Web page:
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Feb 26, 2021 - 8:05:38 PM

DIV

USA

5507 posts since 8/18/2004

Ok, I'm understanding that the need for compensation has to do with the different string stiffnesses when they are fretted up and down the neck.
Here some of the most common compensated bridges:
-Grover/Stew-Mac compensated:

-Snuffy Smith compensated:

-Moon bridge:

-Hatfield compensated:

Of course, which design works the best on you banjo depends on so many factors: banjo and neck construction, your specific string gauges, your playing style, the actually notes you play, etc.

But has anyone tried multiple styles of these bridges and had a chance to compare to see which one works best for you?


Edited by - DIV on 02/26/2021 20:06:45

Feb 26, 2021 - 8:15:02 PM

DIV

USA

5507 posts since 8/18/2004

And neither one is "custom designed" for YOUR banjo.
But wouldn't it make sense that the Hatfield would work best on Hatfield banjos?

Feb 27, 2021 - 12:15:46 AM

231 posts since 10/18/2020

The only one in your post I have tried is the moon bridge and I did not care for it at all it was difficult to get the intonation set correctly for me
I also tried a bridge by a bridge builder on this site Steve Davis his are similar to the Hatfield Compensated he makes a vary nice bridge,I also tried several bridges by another bridge builder Sampson bridges his are all compensated at the third string only.

Some of the most beautiful compensated bridges i have tried are made by Doc Huff

Each bridge gives a little something different in sound, volume, clarity of note, how easy they are to set up the intonation,volume,ease of play you name it to me the bridge is the one thing that affects everything also and some will not agree with me on this but weight of the bridge,also in my opinion you cannot go by weight which I changed my thoughts on that after receiving a Doc Huff Bridge which I currently have installed on a 11 inch Rickard Maple Whyte Laydie that I installed a  John Balch Goat skin Head on The Doc Huff Bridge I currently have on it weighs 7.7 grams and that particular banjo has the sweetest sound I have heard come out of a open back and the loudest volume

here is the bridge i am talking about it is also a compensated bridge similar to the moon bridge to me they are a work of art beautiful as well as functional


 

Edited by - Don Smith1959 on 02/27/2021 00:22:41

Feb 27, 2021 - 7:21:40 AM

2065 posts since 2/12/2009

Wow ! I have never seen a bridge like that before, I think I would spend too much time looking at it and become distracted.

Feb 27, 2021 - 8:27:30 AM

DIV

USA

5507 posts since 8/18/2004

yeah, I agree that is an astounding work of art of a bridge!
I'm wondering why on the Hatfield bridge, the 2nd string is actually shorter than all the rest when you consider the the relative gauge of 2nd string it should be stiffer than the 1st and 5th strings. But I suppose the tension put on each string from the tuning ("G" vs. "B" vs. "D" etc.) should also be taken in consideration when it comes to the overall string stiffness....right?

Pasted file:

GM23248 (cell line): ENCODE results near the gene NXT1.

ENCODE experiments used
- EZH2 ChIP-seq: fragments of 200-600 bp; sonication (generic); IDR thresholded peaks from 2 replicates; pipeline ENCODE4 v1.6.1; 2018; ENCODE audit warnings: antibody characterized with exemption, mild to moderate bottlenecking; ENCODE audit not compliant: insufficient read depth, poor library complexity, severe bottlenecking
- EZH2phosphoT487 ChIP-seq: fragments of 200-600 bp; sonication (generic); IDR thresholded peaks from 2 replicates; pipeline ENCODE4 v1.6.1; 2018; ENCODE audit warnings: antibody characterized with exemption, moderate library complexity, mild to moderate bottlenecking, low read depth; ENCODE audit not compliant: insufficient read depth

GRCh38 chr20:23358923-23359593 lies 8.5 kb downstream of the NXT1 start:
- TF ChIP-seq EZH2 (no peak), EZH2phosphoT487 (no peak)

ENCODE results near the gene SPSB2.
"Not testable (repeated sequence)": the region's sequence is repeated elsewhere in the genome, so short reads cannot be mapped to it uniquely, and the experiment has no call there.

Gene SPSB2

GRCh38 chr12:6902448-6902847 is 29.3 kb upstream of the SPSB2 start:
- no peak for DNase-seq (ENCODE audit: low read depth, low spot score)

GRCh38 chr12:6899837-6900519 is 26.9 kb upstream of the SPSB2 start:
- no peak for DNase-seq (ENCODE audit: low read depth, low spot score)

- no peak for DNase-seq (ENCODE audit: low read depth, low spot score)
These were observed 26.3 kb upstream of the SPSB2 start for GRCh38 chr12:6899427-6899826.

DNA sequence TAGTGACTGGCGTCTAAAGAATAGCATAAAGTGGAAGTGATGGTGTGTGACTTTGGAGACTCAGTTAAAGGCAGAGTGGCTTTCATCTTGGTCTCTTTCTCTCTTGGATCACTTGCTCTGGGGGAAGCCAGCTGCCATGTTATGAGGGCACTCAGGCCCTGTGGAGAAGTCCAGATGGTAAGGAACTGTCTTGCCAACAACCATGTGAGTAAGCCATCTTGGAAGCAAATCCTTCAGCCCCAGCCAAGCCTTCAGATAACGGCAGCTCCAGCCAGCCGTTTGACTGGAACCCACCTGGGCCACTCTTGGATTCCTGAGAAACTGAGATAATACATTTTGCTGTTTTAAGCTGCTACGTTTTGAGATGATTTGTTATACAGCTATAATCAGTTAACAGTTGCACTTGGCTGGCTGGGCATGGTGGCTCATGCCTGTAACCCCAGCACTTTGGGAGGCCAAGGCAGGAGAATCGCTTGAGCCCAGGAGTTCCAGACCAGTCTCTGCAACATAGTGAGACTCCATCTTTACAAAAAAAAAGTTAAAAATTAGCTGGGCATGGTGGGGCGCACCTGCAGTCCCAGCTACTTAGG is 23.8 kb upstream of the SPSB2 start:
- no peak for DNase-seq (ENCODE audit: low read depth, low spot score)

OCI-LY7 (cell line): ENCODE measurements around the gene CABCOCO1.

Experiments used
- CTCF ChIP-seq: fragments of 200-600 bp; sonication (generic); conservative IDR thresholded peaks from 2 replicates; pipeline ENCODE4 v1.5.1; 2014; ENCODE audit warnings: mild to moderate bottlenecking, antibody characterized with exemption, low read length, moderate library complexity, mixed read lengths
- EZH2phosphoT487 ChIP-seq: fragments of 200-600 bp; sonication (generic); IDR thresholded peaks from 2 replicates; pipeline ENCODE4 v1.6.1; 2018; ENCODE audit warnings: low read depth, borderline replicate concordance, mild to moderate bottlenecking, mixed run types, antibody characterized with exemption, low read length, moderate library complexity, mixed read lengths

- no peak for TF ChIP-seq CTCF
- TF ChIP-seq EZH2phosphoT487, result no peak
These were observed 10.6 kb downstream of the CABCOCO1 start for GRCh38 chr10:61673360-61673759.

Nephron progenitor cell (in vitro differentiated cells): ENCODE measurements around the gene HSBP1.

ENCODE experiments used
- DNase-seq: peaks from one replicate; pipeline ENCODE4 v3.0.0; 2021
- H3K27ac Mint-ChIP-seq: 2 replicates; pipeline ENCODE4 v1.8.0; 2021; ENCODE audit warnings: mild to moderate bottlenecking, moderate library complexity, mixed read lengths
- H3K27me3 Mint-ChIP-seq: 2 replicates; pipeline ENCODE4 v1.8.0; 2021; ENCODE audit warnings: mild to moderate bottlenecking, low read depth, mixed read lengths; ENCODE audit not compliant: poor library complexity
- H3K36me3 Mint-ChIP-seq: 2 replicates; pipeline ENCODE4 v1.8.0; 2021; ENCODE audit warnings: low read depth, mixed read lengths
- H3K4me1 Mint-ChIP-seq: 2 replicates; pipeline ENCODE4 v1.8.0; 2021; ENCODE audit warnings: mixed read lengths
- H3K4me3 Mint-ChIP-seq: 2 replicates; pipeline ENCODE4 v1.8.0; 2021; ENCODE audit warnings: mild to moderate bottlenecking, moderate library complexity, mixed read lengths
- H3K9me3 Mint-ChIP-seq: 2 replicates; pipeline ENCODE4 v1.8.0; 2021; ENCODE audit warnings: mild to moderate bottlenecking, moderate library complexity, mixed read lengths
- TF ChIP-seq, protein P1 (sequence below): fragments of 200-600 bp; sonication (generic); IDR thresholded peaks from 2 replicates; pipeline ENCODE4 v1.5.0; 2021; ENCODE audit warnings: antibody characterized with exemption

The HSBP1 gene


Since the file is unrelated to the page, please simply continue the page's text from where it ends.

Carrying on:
So if I'm correct on that point, then another factor for which compensated bridge works best for your specific banjo also depends on what tuning you tend to play in.

Edited by - DIV on 02/27/2021 08:29:50

Feb 27, 2021 - 8:41:21 AM

3678 posts since 5/29/2011

quote:
Originally posted by DIV

And neither one is "custom designed" for YOUR banjo.
But wouldn't it make sense that the Hatfield would work best on Hatfield banjos?


Not necessarily. That is sort of like saying that Gibson strings should sound best on Gibson banjos.

Several variables are at work; type of banjo, type of music being played, what tunings the banjo is going to be played in, and the player's preference of sound. Compensation will be different from one banjo to another, there are all kinds of variables that can affect intonation. And which bridge works best on which banjo can only be determined by trial and error.

Feb 27, 2021 - 8:43:01 AM

341 posts since 2/28/2006

Does anyone know if Earl Scruggs ever used a compensated bridge?

Feb 27, 2021 - 10:29:31 AM

11666 posts since 6/2/2008

I've used Shubb (the original stair-step), Davis and moon fully compensated bridges as well as Purcell and Scorpion with compensated third string.

All sounded pretty good. I think the Davis does the best overall job of improving intonation accuracy of the bridges I've tried.

Davis bridge has been in rotation among my banjos for several years, though right now I'm using only straight and compensated third string bridges.

Feb 27, 2021 - 10:53:17 AM

231 posts since 10/18/2020

DIV

One thing I would suggest to you is go to Bart Veermans site and read up on bridges Mr Veerman has a section on his site that walks you through how to check and see if you even need a Compensated bridge which is a vary good read and if you follow his instructions exactly it works Veerman bridges are another great bridge,his Dark Star and Archie bridges are two of the best in my opinion and if you have questions contact Mr Veerman he is a great person to deal with, you may not even need a compensated bridge at all but Mr Veermans site will walk you through to make sure.